By: Brittany Bevis
Social media is a funny thing. It’s a useful tool for disseminating information and sharing personal stories. It can help people band together for a cause or raise money for a goal. More than anything, it’s a way for people to connect, even if they live states, countries, and worlds apart.
This is the story of a special saddle that made the rounds in the horse community and somehow made its way back to its original owner, some 30 years later.
Horse trainer, Joe O’Gorman, has been around horses since birth. When he was young, his parents rode Arabians, and he was given his first Quarter Horse at the age of eight.
In 1987, Joe’s mother rode a horse named Cool Brew to win the 2-Year-Old Non Pro Western Pleasure at the WCQHA Futurity. Her prize was a handsome, leather saddle with tooled fenders and engraved saddle plates commemorating her accomplishment. Two years later, her son, Joe, used the saddle when he was named the Reserve World Champion in Western Pleasure at the AjQHA World Show on a horse named Buddy Gee Bars.
Somewhere in the years since, the saddle was sold, seemingly lost forever. That was until Facebook stepped in to intervene. Joe’s wife, Jennifer, was perusing the Facebook Marketplace one day last month when she came across a post for an older Blue Ribbon Saddle that was for sale at the Quarter Horse Congress. The saddle was posted for sale by a Miguel Aguilar. Interested in purchasing the saddle, Jennifer contacted Miguel to ask the usual questions. Is the tree sound? Is it in useable shape? How much did it cost? But while she was looking at the pictures, she noticed something unusual.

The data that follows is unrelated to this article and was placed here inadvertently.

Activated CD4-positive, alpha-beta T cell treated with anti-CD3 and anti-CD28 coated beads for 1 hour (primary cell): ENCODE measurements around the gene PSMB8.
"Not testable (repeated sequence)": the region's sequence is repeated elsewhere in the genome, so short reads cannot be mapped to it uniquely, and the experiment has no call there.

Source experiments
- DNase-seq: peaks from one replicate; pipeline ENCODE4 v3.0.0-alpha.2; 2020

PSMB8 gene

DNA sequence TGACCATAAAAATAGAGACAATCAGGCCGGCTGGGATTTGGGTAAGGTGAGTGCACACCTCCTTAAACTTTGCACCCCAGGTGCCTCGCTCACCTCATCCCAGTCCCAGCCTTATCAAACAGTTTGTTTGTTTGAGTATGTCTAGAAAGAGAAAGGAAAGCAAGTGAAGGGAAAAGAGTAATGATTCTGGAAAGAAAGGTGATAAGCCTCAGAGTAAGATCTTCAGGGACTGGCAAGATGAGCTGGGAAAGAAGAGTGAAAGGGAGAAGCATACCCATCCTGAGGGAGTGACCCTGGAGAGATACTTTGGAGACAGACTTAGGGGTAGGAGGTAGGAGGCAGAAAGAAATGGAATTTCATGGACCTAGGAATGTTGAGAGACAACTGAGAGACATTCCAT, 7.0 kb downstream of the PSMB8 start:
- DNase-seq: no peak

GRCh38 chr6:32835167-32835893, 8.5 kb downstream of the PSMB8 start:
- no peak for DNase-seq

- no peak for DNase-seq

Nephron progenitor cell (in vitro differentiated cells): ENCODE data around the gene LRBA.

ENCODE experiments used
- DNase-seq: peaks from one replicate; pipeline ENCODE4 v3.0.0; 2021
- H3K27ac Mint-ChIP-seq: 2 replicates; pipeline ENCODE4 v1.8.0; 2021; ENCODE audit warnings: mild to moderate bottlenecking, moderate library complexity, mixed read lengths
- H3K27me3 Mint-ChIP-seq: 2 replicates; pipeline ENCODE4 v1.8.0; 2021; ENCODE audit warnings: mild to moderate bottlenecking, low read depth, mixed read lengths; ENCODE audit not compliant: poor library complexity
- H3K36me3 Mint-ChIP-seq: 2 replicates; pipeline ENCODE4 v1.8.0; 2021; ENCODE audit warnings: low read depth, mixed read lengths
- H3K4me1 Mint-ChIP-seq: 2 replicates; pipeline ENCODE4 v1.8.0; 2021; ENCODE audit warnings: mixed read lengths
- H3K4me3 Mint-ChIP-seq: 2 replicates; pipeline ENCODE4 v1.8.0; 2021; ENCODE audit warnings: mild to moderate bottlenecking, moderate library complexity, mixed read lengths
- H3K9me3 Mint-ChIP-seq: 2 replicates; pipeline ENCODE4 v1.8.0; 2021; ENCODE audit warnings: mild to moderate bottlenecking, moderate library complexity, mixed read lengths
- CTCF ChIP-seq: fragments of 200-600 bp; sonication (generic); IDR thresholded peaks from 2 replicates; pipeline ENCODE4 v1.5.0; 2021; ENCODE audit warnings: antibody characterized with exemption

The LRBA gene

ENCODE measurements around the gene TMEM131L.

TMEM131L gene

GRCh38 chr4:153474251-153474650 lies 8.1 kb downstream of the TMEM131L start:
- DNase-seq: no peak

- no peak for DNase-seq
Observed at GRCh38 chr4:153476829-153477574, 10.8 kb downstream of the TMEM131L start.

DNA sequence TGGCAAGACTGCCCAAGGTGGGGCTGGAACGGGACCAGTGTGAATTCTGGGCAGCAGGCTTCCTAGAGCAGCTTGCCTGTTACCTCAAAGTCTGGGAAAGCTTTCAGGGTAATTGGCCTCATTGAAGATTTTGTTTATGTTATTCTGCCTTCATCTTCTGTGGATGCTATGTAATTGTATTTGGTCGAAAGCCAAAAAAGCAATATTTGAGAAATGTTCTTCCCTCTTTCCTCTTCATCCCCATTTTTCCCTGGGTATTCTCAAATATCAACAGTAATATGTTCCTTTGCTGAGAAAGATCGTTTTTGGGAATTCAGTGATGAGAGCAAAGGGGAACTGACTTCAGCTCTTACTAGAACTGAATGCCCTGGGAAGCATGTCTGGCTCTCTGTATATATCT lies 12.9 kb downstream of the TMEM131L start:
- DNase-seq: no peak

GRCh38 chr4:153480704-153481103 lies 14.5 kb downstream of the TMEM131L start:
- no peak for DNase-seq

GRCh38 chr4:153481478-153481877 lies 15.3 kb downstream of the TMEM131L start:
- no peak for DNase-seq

“I noticed that the fenders were stamped, so I really zoomed in on the picture,” Jennifer says. “The lettering looked very familiar to me, as did the logo. I quickly messaged Miguel back and asked him if he could take a picture of the corner plates. He answered me back and said he thought the saddle was already sold, but he sent me the picture anyways. The corner plates had ‘Two-Year-Old Non-Pro Champion’ on them. I knew then that it had to be Joe or his mother Gerri’s saddle!”
Sadly, the saddle had already been sold, but Jennifer knew who purchased it- a fellow horse trainer, Randy Wilson.
“I remembered seeing it when Joe and I were first dating,” she says. “I asked Miguel if there was anyway that I could get that saddle bought, and I told him the story of it being either my husband’s saddle or my mother-in-law’s saddle. I wanted it back in the family. He told me it was indeed sold but that Randy Wilson had bought it. He suggested I contact him.”
“I sent Randy a Facebook message and told him the story of the saddle and how it was the one that Joe rode in when he was Reserve at the Youth World. A few hours later, he sent me a message saying that I could buy it!”
Immediately, Jennifer used PayPal to send Randy payment for the saddle. She then asked her friends, Will and Liz Knabenshue, if they could bring it back home from the Congress.
“I really felt strongly about getting the saddle back to Joe! It just has so much sentimental value. He won a world title in it on a favorite horse and then several other futurities as a young professional. His mom passed away a few years ago, and I felt that it was very important for him to have it as a memento of his past.”
Once the saddle arrived in Texas, Jennifer had it waiting in the barn when Joe got to work that day. He was shocked to see the vision from his past. “I have no idea when my mom sold this saddle,” Joe says. “Jen got the saddle in the barn without me knowing and, as I was saddling horses for the day, I saw it. I was shocked to see it.”
Jennifer is very thankful to Miguel, Randy, and Will and Liz Knabenshue for helping this plan come together to surprise Joe and return a piece of their family’s past to its rightful place. “It’s so amazing that you can find something so important without knowing you’re looking for it!” Jennifer says. “Got to love Facebook!”
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